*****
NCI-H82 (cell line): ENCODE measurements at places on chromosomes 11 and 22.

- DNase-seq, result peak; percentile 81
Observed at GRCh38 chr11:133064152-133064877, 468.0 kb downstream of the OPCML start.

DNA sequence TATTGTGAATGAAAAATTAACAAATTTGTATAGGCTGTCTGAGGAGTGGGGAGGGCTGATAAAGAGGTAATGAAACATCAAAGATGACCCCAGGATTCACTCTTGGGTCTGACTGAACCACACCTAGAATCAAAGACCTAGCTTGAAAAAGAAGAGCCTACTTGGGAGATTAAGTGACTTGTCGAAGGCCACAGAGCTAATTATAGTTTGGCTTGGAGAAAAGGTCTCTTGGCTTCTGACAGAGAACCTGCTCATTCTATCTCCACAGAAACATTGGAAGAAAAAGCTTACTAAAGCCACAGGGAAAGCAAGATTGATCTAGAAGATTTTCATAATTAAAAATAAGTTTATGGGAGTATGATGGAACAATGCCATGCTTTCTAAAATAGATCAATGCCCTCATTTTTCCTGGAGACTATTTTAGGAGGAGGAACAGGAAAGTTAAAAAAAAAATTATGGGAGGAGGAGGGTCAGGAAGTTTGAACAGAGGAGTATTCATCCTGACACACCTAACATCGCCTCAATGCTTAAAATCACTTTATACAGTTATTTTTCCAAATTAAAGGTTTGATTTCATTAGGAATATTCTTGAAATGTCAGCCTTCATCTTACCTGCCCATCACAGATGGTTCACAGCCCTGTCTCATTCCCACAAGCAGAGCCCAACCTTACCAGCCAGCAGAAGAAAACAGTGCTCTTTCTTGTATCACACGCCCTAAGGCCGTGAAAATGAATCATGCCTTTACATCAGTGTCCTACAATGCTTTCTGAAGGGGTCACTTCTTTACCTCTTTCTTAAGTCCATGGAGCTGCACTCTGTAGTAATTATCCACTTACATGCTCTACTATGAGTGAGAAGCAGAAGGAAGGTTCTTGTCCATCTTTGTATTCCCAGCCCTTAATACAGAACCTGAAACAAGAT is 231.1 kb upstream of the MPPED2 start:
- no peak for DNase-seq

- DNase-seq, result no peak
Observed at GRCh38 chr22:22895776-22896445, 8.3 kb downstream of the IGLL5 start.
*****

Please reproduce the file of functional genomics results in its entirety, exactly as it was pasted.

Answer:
NCI-H82 (cell line): ENCODE measurements at places on chromosomes 11 and 22.

- DNase-seq, result peak; percentile 81
Observed at GRCh38 chr11:133064152-133064877, 468.0 kb downstream of the OPCML start.

DNA sequence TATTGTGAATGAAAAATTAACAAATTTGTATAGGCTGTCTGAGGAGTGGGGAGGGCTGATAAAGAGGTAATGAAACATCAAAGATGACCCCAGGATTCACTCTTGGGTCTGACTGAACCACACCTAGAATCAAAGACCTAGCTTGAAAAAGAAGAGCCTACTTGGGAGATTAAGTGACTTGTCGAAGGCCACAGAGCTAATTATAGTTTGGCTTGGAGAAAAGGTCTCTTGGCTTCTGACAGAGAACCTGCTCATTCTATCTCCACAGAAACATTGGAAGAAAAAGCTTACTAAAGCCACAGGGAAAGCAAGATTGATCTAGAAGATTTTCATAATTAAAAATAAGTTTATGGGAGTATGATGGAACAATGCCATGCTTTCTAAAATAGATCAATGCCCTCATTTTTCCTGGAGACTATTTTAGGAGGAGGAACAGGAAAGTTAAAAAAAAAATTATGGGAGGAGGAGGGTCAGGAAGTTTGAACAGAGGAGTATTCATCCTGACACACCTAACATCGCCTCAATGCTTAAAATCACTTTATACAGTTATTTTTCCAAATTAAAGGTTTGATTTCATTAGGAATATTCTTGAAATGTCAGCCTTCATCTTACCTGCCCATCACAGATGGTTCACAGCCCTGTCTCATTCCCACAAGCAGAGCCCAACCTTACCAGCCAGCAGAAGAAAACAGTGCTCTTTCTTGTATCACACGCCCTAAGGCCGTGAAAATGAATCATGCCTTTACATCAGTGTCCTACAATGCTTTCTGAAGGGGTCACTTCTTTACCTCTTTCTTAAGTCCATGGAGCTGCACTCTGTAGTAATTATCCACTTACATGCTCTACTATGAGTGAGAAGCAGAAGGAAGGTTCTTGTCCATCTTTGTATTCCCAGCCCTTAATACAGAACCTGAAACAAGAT is 231.1 kb upstream of the MPPED2 start:
- no peak for DNase-seq

- DNase-seq, result no peak
Observed at GRCh38 chr22:22895776-22896445, 8.3 kb downstream of the IGLL5 start.